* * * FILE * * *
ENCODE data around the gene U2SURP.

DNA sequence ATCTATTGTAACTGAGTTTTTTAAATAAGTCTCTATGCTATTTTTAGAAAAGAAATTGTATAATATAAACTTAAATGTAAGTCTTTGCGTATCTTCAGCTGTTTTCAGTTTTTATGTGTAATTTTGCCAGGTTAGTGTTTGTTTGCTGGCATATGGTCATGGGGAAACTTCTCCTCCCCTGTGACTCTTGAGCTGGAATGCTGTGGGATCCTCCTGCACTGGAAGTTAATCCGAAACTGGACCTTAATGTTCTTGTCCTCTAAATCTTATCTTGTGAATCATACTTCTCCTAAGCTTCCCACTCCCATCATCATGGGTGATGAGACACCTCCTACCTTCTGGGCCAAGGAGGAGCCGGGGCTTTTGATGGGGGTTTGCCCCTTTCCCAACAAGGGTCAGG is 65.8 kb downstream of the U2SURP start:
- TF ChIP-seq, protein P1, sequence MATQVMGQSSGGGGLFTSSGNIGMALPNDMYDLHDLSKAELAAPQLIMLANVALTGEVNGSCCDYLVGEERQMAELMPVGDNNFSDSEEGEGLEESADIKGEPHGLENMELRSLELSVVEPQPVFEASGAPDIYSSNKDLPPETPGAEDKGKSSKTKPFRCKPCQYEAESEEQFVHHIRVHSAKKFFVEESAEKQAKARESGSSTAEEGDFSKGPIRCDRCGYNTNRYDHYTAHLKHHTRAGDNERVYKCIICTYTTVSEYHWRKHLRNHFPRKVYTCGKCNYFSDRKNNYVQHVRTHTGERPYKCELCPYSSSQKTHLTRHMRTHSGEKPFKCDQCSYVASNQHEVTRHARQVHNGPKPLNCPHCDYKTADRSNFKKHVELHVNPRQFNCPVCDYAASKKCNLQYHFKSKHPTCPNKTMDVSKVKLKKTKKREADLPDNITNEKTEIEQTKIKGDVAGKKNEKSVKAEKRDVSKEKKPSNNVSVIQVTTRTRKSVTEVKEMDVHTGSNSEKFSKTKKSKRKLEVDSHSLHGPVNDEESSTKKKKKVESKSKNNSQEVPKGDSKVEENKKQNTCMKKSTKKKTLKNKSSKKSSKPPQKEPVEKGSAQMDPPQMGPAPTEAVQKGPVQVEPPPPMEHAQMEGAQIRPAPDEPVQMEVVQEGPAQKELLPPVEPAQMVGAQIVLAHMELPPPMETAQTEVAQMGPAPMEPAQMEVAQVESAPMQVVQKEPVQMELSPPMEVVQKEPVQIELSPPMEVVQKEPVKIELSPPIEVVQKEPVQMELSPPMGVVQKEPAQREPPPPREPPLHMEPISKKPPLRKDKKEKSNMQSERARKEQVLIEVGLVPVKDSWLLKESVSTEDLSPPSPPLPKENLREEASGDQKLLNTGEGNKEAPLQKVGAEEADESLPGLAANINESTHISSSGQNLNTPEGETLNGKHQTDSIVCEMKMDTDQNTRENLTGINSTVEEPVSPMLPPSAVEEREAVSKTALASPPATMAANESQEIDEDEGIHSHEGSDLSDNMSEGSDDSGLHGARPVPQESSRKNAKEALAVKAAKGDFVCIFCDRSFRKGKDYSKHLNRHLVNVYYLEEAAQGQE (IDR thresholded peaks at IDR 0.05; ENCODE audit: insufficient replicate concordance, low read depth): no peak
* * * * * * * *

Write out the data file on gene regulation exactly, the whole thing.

ENCODE data around the gene U2SURP.

DNA sequence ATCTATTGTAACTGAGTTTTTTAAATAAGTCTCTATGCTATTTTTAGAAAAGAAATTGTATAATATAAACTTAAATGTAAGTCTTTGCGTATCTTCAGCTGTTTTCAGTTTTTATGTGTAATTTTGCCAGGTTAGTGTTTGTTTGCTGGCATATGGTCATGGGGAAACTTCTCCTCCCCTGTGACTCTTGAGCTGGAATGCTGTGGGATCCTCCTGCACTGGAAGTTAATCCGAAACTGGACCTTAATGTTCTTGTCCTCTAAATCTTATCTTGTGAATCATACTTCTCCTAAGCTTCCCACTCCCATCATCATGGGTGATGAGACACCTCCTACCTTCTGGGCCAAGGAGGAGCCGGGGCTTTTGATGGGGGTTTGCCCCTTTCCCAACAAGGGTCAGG is 65.8 kb downstream of the U2SURP start:
- TF ChIP-seq, protein P1, sequence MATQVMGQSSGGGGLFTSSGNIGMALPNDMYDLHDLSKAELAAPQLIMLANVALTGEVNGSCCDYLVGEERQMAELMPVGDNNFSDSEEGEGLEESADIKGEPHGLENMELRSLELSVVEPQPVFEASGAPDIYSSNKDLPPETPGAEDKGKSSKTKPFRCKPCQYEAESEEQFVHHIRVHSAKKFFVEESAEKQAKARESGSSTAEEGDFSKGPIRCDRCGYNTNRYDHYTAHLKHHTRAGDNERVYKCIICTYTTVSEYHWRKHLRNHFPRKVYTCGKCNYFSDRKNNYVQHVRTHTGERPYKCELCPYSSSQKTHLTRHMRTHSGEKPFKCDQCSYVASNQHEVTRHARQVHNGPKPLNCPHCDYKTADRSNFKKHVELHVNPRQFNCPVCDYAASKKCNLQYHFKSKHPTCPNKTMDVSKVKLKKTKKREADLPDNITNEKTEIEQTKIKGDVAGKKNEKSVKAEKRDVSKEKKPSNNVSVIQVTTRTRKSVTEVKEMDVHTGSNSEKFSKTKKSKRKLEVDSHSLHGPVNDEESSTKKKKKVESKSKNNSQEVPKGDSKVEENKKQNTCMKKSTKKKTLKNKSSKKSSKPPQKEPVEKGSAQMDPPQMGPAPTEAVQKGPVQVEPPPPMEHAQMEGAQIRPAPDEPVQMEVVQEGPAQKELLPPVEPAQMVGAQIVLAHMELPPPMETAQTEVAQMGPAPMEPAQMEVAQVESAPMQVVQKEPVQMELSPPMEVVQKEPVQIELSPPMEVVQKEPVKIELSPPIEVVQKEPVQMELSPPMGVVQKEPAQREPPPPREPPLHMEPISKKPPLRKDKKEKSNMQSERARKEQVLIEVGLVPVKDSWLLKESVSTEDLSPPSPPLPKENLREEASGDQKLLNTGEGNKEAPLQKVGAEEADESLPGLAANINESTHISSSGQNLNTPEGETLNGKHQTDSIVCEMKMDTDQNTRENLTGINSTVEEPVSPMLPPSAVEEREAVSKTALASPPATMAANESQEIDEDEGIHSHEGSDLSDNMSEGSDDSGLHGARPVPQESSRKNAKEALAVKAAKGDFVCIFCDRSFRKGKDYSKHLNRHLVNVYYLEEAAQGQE (IDR thresholded peaks at IDR 0.05; ENCODE audit: insufficient replicate concordance, low read depth): no peak